MADE IN BERMUDA. There was a time, when those words might have
conjured up visions of a lethal homemade brew or some cheesy sand art,
but today there is a growing number
of artisans and crafts people
worldwide who are making a living
creating, reinventing, remaking or
renewing. It’s known as the Maker
Movement or the Etsy Economy and
Bermuda is riding the wave brilliantly!
Welcome to our first ever Made in Bermuda
Awards, a celebration of those talented artisans and
small-business owners who take great pride in their work and are producing first-class, beautiful products conceived and/or made right here in Bermuda. I use the word conceived because it occurred to us when we were conceiving the awards, that some entrepreneurs simply
cannot make their product here. It is not a question of economy to produce oversees; it is a
necessity, for there are no factories on the island. We wanted to encourage those makers, too,
and ensure they were eligible to enter. Indeed, the overall Made in Bermuda winner, Rebecca
Hanson of TABS Bermuda shorts is one of those entrepreneurs. Interestingly, the other three
divisional winners involve crafts invented hundreds or even thousands of years ago.
We hope you enjoy this celebration of local products as much as we enjoyed producing
the awards. Thanks go to our 16 judges whose thoughtful expertise (and vociferousness!)
resulted in 23 Made in Bermuda finalists and winners, all honoured here starting on page
45. And a very special thank you goes to the Bermuda Tourism Authority, and in particular
Karla Lacey, for their support and contribution of $250 to the winner in each division.
From small business to big business, in this issue in our annual Rising Stars feature, we
also celebrate young Bermudians climbing the corporate ladder in Bermuda’s business world.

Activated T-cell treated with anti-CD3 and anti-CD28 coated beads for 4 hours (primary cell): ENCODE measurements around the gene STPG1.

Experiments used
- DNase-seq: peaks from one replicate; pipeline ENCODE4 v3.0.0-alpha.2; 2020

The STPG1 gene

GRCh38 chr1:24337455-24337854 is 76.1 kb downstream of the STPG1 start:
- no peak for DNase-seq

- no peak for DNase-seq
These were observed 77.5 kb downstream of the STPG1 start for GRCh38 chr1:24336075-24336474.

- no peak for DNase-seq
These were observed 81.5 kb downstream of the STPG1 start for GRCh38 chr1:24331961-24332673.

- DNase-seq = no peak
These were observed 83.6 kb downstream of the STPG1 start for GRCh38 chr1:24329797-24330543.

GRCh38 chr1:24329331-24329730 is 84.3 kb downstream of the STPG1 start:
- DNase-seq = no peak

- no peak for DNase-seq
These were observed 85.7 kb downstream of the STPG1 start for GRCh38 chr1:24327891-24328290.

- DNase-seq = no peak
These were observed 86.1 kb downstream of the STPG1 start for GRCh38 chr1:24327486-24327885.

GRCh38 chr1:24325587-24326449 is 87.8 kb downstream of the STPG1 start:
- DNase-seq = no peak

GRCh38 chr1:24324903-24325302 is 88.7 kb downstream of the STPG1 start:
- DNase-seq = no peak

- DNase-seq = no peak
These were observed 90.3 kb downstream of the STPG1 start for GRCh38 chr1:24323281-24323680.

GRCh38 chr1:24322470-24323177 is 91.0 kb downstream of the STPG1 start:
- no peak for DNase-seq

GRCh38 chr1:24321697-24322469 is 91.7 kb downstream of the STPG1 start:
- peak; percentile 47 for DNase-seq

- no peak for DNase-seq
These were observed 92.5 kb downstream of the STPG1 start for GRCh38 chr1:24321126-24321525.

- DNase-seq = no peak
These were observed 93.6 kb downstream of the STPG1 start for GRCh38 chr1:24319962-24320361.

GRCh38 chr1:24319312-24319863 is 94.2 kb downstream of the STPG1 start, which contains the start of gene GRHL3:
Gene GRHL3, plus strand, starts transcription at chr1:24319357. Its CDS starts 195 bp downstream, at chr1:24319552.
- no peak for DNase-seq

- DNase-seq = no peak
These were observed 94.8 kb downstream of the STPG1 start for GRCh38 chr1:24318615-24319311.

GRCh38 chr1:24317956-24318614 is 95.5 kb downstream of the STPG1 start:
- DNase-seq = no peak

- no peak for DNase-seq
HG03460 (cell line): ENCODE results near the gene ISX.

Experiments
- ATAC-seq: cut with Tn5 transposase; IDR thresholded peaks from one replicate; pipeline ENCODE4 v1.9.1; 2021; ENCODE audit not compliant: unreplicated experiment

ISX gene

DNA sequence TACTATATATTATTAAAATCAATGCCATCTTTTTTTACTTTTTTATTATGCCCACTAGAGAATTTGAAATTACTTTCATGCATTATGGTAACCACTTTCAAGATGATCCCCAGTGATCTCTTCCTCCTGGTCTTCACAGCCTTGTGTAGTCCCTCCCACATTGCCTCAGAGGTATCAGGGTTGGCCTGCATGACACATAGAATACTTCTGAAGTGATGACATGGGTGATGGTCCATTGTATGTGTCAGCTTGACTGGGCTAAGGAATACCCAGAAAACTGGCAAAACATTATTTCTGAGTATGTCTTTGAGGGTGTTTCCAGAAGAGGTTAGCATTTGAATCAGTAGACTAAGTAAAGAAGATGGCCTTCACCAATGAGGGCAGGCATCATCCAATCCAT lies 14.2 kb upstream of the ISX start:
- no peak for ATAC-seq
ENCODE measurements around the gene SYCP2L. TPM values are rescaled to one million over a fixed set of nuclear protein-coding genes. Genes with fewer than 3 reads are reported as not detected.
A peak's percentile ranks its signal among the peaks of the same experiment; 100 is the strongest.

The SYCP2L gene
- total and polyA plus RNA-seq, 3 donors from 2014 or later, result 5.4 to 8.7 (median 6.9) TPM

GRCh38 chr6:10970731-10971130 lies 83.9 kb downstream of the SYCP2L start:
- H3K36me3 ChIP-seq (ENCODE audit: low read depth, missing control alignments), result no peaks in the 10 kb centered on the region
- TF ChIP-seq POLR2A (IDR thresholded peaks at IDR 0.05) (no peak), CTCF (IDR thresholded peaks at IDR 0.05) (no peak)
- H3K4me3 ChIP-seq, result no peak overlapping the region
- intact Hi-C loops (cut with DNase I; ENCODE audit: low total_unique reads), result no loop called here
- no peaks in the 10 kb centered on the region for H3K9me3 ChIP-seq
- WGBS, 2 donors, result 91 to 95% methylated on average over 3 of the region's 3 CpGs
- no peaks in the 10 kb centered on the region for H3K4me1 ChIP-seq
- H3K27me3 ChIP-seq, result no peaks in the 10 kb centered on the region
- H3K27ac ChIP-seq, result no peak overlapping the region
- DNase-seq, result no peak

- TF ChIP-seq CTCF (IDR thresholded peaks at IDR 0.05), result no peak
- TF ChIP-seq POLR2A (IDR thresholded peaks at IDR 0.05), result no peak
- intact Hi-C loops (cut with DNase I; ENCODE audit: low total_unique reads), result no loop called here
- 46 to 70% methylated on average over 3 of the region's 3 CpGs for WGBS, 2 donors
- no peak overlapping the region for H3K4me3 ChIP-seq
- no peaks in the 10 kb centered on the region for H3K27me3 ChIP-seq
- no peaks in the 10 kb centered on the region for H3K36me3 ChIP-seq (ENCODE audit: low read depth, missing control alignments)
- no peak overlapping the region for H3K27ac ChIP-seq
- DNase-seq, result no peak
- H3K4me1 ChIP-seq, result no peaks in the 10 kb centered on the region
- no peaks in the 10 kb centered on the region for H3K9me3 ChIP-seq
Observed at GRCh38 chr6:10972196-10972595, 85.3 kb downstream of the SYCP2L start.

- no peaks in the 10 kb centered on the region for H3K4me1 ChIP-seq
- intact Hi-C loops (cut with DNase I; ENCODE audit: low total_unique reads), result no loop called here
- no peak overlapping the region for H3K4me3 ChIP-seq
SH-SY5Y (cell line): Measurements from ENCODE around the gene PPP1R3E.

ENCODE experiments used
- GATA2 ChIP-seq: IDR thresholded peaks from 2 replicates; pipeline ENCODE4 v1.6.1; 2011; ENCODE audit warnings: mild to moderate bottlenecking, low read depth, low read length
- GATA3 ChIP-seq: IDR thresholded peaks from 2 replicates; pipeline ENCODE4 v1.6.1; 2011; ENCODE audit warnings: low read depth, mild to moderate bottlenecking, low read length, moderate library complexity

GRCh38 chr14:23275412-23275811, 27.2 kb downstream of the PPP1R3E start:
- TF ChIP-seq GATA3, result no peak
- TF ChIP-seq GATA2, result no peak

Seven young men and women under 30 make up this year’s up-and-coming professionals
working their way to the top. They share their thoughts on what it takes to be a star and how
to shine brightly in the future.
Water is an unintentional theme for other great pieces in our fall issue: Our Heritage
piece is a look back at the fateful flight of the legendary flying
boat Cavalier, which famously went down in the Atlantic in
1939 with 13 on board. Miraculously 10 survived. Sandra
Campbell gives us the story of the recue that made headlines
around the world and became the basis for Bryan Burland’s
1980 novel. Dr. Philippe Rouja takes us along on a fishing trip
with two octogenarians who’ve been fishing in Bermuda for
decades and have a sobering message for today; and our Consummate Bermudian this issue is timely information about
Bermuda lobster and guinea chicks—everything a true-blue
Bermudian needs to know to kick off the season.
Publisher & Editor
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Volume LXXXiV number 3
Publisher and editor
elizabeth Jones, Charles doyle, adrienne
miller, dr. Philippe rouja, Sandra Campbell,
W.C. Stevenson, duncan hall, John Barnes,
Scott Tucker, meredith andrews, ann Spurling,
daisy Gould, Christine Watlington, Winifred
Blackmore, dana Cooper, Jill rubinchak
William d. richardson 1930-31
ronald J. Williams 1931-41
arthur m. Purcell 1942-49
ronald J. Williams 1950-76
dinah J. darby 1977-86
Kevin Stevenson 1987-94
rosemary Jones 1994-99
meredith ebbin 1999-2003
Published by The Bermudian Publishing Company Limited, P.O. Box HM 283, Hamilton
HM AX, Bermuda. Tel: 441-232-7041. Fax:
441-232-7042. E-mail: info@thebermudian.
com. Website: www.thebermudian.com. Annual
subscription (postage included): Bermuda $29;
U.S. A $29; Canada $39; rest of the world $47. The Bermudian is not responsible for unsolicited manuscripts or photographs unless accompanied
by addressed envelopes and return postage. All rights reserved. Reprints
from The Bermudian only by permission of the publisher. The publishers
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